I enjoyed hearing the story from the perspective of the Watson-ish half of the duo - proper, empathetic Jem, as opposed to Merinda's more Holmesian personality. She's the sort who is easy to relate to and adds a fun commentary on Merinda's calculating actions. The mystery had some nice little twists in it that I had not anticipated, which bodes well for the upcoming stories in the series.

Now after this taste of the characters and their associates, I can't wait to read the full-length novels!

Herringford & Watts Mysteries
0.5: "A Singular and Whimsical Problem" (novella)
1. A Bachelor Girl's Guide to Murder
1.5: "A Dubious and Questionable Memory" (novella)
2. A Lesson in Love and Murder
2.5: "A Conductor of Light" (short story)
3. The White Feather Murders 

Monday, December 14, 2015

"The Painter's Daughter" by Julie Klassen - a story of moral failure, consequences, and grace

Cover ArtInitially cherished by an enamored gentleman painter, Sophie Dupont  is abruptly abandoned unwed and pregnant while he flits off to Italy in pursuit of his muse. The same day he leaves, his responsible younger brother shows up in pursuit. Captain Stephen Overtree is accustomed to fixing his brother's messes, but this time he surprises even himself by offering his name to save Sophie from scandal. Will her beloved Wesley return in time to salvage her reputation? Or should give up her love by pledging her life to his brother?

Klassen is an excellent storyteller. She takes life in all its painful messiness--people's failures, mistakes, foolish choices--and shows that redemption is possible. She never glorifies a person's moral failures--they always have consequences. But there is always room for grace, even for people you might want to push over a cliff.

Growth and character development are not limited to the main characters (nor, for that matter, are secrets). Even the secondary characters see change over the course of the novel. For instance, I didn't care for Lt. Keith at first, but because he pursues change for his life, by the end I was completely won to his side.

While reading the story, I couldn't help but at times feel the romance wasn't quite safe . . . like in The Apothecary's Daughter and Lady Maybe, there were times in which I couldn't quite be certain who the heroine would end up with. I knew who I wanted her to be with--who I was pretty sure she SHOULD be with--but there was just enough of a seed of doubt that I couldn't be completely certain. And when the story is balanced so precariously, there is no option but to finish it!

I like the slightly Gothic touch to the story--it isn't as strong as some of her previous novels, but it is definitely present. That touch of mystery and slightly ominous feel that not everything is as it seems . . . Excellent, as always. 5 out of 5 stars!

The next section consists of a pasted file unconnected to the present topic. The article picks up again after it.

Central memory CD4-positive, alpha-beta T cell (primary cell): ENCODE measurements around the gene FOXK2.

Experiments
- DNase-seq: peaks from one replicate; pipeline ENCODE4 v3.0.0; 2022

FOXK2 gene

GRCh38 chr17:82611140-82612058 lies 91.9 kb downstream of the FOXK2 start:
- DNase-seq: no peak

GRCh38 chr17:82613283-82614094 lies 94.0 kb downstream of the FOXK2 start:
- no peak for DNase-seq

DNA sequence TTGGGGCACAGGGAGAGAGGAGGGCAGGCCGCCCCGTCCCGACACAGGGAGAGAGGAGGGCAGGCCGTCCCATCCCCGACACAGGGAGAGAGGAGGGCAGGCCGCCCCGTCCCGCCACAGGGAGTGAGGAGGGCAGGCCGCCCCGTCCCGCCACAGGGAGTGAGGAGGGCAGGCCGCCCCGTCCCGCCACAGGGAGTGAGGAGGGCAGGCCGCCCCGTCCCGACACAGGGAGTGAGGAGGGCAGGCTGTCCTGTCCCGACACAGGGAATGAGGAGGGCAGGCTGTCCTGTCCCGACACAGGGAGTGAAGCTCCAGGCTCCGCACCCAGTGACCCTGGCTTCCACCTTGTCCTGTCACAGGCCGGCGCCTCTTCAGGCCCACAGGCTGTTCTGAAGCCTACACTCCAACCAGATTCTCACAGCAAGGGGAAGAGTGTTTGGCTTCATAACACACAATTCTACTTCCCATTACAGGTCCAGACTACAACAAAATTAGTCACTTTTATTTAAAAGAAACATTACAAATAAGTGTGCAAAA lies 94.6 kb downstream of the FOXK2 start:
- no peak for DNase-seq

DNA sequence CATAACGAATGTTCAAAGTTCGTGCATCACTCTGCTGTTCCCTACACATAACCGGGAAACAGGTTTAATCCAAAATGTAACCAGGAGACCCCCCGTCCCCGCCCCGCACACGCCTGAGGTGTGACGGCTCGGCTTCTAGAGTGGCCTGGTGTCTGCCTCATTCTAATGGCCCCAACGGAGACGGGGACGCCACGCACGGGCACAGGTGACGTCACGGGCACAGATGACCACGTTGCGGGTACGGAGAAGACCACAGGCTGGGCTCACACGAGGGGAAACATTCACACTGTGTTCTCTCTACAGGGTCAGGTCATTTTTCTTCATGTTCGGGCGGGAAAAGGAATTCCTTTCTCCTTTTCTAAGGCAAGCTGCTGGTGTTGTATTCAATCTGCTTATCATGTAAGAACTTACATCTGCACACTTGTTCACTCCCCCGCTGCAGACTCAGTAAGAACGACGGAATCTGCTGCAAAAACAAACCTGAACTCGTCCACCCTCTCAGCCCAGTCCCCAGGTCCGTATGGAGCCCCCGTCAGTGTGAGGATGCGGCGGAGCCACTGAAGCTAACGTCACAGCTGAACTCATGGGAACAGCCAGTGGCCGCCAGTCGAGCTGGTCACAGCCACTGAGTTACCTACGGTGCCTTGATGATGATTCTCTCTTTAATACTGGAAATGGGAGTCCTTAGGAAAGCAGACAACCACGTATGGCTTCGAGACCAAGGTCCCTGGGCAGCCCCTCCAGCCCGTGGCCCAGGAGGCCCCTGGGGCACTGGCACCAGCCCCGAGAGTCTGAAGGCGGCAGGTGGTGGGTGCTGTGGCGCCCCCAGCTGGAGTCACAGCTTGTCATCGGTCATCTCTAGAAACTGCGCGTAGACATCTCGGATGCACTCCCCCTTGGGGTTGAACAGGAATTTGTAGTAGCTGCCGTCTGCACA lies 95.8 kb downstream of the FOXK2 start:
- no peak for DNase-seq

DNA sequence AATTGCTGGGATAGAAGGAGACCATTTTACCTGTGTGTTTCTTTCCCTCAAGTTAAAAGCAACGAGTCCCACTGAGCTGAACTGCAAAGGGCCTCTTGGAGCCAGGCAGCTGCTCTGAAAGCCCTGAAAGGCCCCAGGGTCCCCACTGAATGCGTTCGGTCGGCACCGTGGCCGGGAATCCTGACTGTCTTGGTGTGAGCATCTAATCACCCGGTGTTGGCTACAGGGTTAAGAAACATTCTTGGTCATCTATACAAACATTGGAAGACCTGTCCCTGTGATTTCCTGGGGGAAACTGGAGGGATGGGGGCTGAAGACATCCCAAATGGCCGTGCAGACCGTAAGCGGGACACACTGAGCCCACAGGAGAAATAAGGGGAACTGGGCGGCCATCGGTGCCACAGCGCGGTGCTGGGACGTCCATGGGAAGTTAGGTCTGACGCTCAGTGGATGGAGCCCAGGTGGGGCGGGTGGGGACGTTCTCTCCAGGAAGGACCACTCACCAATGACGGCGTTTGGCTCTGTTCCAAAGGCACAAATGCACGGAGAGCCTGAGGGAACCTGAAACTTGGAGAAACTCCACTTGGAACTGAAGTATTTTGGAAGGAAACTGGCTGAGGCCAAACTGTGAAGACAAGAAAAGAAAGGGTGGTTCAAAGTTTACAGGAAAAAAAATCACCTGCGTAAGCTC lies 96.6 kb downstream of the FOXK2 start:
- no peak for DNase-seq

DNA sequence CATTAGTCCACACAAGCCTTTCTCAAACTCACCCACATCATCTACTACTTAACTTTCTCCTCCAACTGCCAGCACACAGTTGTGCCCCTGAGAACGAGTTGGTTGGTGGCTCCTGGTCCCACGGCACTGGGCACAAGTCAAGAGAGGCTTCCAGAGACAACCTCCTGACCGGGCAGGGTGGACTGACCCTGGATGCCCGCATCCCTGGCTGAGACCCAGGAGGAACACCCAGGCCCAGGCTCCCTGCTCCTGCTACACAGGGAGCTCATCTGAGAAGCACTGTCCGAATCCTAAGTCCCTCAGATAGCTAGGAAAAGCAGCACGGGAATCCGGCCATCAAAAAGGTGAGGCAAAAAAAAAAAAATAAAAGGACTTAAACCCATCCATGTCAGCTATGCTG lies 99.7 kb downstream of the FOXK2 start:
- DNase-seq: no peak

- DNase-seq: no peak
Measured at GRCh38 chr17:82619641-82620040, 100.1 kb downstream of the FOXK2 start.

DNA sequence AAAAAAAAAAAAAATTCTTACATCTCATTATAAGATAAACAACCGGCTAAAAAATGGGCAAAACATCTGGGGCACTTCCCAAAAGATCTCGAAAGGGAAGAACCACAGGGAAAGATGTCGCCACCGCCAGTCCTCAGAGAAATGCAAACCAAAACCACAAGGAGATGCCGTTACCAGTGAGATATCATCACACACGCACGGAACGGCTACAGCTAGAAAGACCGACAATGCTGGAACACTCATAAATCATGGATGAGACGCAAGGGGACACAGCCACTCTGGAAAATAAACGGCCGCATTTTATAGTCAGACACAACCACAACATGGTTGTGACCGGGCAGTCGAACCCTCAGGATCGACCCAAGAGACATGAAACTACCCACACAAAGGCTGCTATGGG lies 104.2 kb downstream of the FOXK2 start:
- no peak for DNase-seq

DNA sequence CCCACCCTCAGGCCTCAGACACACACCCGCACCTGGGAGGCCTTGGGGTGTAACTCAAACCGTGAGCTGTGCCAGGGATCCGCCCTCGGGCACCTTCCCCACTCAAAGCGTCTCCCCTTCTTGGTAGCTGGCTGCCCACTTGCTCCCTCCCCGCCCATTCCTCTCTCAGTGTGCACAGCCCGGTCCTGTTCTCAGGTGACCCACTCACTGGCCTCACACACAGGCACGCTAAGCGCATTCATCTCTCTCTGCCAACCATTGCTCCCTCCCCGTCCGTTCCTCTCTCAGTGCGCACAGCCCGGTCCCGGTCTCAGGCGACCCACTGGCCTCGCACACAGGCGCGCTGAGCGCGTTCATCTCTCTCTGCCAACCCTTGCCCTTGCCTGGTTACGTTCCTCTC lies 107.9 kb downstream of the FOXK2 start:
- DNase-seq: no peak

Thank you Bethany House for providing a free book for review; I was not required to make the review positive, and all opinions are my own.

Friday, December 11, 2015

"At Love's Bidding" by Regina Jennings - an amusing tale of culture clash

Cover ArtWhen Miranda's grandfather sells a priceless painting to an anonymous bidder without realizing the painting had been swapped, it's up to them to get it back. But in their pursuit of the painting, they purchase an auction house not full of priceless art, but of livestock. Wyatt Ballentine, the auctioneer, had hopes of buying the sales barn himself, but now he's stuck with two city slickers trying to run his business, and a right mess they're making of it too. Can they figure out how to work together to find the painting and keep the situation from, if possible, getting any worse?

Talk about culture clash and perspective. Miranda comes from a fairly wealthy family (upper middle class), but because they have to work for a living they will never attain the upper echelons of society. In the eyes of the society, they're little better than those who work at the docks. But by the standards of Pine Gap, Missouri, they're far beyond even the most wealthy citizens of the village. And that--along with big city versus backwoods rural village--makes for some highly entertaining and wince-worthy culture clashes between Miranda and Wyatt. And her grandfather and . . . everyone.

Though there is quite a bit of humor and exciting bit of danger, there are some sober themes in the story. Miranda's grandfather, though often a source of humor, is continually sinking deeper into what I'm pretty sure is dementia, and his actions and thoughts are not always representative of the kind, hardworking businessman he once was.

But then, in contrast, there's Cornelius the phrenologist, who studies the shapes of people's heads to determine personality and talents . . . one of the more ridiculous pseudosciences of the last two centuries. I admit, I rather enjoyed that it plays a part in the story.